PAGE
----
The main reasons we decided to not have property insurance is because the risk of something horrible happening is slim, we have the skills and desire to fix any damages ourselves, and worst case scenario would be living in a cute tiny home.

        1. Ms. Conviviality

          We don’t have a mortgage. Florida also requires insurance when there is a mortgage.

      1. Ms. Conviviality

        I might have jinxed myself. Hurricane Irma created a lake of our property. It’s odd looking out from the house and feeling like an island with 7 acres of water in every direction, with some spots as deep as 4 ft. Luckily, we have a multi-level house; 5 levels to be exact so there is basically 1-2 rooms on each floor. The ground floor has a bedroom and half bath which flooded to 24 inches. It’s been 3 days and water is now at 19 inches. Items we will need to replace are central A/C and ductwork, water heater, drywall, and electrical. These repairs will surely cost more than the savings we had from not paying for insurance for 13 years. I’m changing my stance about flood insurance: Get it! Especially so if the property is mapped in a flood zone because it was done so for a reason, even if you have never seen water get anywhere close to the house.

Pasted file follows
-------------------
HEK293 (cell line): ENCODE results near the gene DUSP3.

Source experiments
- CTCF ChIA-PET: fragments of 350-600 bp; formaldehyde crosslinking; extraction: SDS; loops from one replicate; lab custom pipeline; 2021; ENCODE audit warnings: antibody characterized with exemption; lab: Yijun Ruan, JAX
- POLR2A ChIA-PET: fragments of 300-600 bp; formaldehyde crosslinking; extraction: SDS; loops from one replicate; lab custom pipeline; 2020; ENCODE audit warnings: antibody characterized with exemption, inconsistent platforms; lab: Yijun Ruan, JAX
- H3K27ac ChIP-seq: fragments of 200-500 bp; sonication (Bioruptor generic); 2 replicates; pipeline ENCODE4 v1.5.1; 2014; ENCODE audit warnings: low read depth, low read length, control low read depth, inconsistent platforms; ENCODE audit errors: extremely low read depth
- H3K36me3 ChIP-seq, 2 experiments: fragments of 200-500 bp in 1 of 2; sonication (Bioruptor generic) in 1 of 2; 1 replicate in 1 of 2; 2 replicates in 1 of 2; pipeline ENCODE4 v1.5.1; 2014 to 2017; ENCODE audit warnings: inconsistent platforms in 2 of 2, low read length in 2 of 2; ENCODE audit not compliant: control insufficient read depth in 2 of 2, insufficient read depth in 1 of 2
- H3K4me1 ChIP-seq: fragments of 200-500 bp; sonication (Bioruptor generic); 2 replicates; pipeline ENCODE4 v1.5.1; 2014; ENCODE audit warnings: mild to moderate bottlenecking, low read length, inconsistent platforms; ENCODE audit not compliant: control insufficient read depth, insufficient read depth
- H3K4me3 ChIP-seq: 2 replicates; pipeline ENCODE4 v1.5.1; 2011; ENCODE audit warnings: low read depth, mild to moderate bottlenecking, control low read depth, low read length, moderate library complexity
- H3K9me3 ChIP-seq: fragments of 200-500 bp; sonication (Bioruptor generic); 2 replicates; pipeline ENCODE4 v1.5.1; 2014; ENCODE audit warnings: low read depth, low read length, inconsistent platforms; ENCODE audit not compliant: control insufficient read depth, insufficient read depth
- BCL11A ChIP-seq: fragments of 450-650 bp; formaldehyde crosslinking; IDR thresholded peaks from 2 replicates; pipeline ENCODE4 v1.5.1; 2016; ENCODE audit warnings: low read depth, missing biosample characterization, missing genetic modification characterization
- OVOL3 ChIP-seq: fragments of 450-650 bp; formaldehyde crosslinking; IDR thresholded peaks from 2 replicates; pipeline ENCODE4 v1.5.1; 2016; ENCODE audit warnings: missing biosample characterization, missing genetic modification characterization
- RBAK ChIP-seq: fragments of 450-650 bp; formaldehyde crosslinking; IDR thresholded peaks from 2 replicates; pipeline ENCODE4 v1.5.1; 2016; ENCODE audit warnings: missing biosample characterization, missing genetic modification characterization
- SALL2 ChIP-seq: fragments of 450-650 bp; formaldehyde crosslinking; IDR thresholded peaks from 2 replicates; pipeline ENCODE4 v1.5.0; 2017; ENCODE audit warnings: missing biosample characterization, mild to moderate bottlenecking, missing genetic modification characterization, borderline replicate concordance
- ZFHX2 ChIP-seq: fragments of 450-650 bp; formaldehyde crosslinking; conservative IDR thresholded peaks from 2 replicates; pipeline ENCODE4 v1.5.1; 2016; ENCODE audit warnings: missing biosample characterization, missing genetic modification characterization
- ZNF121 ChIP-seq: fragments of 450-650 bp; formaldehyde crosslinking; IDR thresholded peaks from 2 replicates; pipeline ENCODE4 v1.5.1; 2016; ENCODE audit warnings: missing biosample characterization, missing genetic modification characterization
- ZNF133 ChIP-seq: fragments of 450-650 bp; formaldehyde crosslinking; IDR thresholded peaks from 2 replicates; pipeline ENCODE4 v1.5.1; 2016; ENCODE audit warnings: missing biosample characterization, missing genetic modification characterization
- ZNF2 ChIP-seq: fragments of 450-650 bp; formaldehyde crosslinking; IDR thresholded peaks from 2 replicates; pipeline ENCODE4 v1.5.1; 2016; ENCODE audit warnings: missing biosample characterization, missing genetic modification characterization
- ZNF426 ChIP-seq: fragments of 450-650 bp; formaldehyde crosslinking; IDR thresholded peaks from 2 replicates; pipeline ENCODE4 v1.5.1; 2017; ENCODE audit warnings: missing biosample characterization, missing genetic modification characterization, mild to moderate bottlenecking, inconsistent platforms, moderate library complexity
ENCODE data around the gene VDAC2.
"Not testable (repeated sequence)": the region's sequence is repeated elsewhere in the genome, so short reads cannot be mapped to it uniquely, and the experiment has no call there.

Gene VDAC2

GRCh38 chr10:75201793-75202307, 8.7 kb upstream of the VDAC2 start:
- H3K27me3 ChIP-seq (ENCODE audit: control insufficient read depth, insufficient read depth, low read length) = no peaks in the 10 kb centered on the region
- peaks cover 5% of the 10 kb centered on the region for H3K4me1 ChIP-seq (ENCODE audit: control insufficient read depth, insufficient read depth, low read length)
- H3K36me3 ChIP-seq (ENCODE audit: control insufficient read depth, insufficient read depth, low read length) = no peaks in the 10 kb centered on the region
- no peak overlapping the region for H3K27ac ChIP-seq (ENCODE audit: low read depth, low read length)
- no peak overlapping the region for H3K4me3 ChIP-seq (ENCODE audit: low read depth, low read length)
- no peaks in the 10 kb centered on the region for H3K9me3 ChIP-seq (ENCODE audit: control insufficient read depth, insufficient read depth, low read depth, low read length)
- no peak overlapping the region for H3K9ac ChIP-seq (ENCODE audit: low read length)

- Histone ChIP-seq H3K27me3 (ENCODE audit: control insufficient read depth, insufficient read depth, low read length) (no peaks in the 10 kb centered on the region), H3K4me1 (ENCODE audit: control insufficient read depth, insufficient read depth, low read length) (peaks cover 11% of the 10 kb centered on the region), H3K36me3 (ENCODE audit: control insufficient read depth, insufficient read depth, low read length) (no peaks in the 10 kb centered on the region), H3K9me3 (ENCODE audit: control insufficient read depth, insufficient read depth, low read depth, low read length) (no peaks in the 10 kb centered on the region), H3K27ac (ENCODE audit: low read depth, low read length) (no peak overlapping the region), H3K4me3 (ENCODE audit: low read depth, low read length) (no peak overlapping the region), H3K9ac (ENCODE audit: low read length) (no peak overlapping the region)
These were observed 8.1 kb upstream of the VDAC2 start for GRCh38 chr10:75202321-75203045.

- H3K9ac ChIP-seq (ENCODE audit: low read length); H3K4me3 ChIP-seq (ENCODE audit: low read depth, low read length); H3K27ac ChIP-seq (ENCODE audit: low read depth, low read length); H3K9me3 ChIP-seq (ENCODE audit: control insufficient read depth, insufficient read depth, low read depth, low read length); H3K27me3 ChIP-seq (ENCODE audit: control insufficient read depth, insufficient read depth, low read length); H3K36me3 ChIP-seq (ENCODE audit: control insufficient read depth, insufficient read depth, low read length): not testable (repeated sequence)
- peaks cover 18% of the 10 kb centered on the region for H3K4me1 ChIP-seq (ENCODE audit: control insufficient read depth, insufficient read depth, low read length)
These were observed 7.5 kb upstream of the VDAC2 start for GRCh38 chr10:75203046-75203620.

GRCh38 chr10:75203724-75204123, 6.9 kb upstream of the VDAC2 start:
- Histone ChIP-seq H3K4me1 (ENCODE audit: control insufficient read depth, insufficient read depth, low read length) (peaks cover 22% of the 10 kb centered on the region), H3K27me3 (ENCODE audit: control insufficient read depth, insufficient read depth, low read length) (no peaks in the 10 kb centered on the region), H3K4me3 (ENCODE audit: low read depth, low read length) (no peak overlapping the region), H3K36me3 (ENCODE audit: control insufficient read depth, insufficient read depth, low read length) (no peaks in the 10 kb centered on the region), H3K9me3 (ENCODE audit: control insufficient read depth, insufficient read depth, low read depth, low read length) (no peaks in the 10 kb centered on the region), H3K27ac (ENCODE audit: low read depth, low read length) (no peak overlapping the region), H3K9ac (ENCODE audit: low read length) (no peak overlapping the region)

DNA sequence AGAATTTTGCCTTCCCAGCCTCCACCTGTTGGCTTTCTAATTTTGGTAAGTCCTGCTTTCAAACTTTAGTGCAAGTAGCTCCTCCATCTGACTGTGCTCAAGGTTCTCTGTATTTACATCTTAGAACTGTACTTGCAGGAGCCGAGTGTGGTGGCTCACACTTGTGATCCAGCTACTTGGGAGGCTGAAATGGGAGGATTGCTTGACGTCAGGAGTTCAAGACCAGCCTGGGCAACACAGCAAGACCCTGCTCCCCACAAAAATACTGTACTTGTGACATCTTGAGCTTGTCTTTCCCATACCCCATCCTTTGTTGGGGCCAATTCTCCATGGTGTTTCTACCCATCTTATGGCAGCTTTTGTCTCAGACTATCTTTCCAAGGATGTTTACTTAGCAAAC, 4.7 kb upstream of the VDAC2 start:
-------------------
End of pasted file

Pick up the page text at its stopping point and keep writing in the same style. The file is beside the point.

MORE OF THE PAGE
By the way, we did get to talking with our next door neighbor, whose family has lived on their property for three generations and they had never seen as much water as we got with Irma. I suppose they’ll have the information now for any future residents after us.

        1. Oh no! Sorry to hear about this :( I hope it doesn’t cost too much to fix.

          I do wonder though, what are the chances another Hurricane Irma like storm will be experienced in your area? I know a “500 year storm” doesn’t mean it only comes once every 500 years… but all the same, could a storm as big as Irma come back? Hard to say.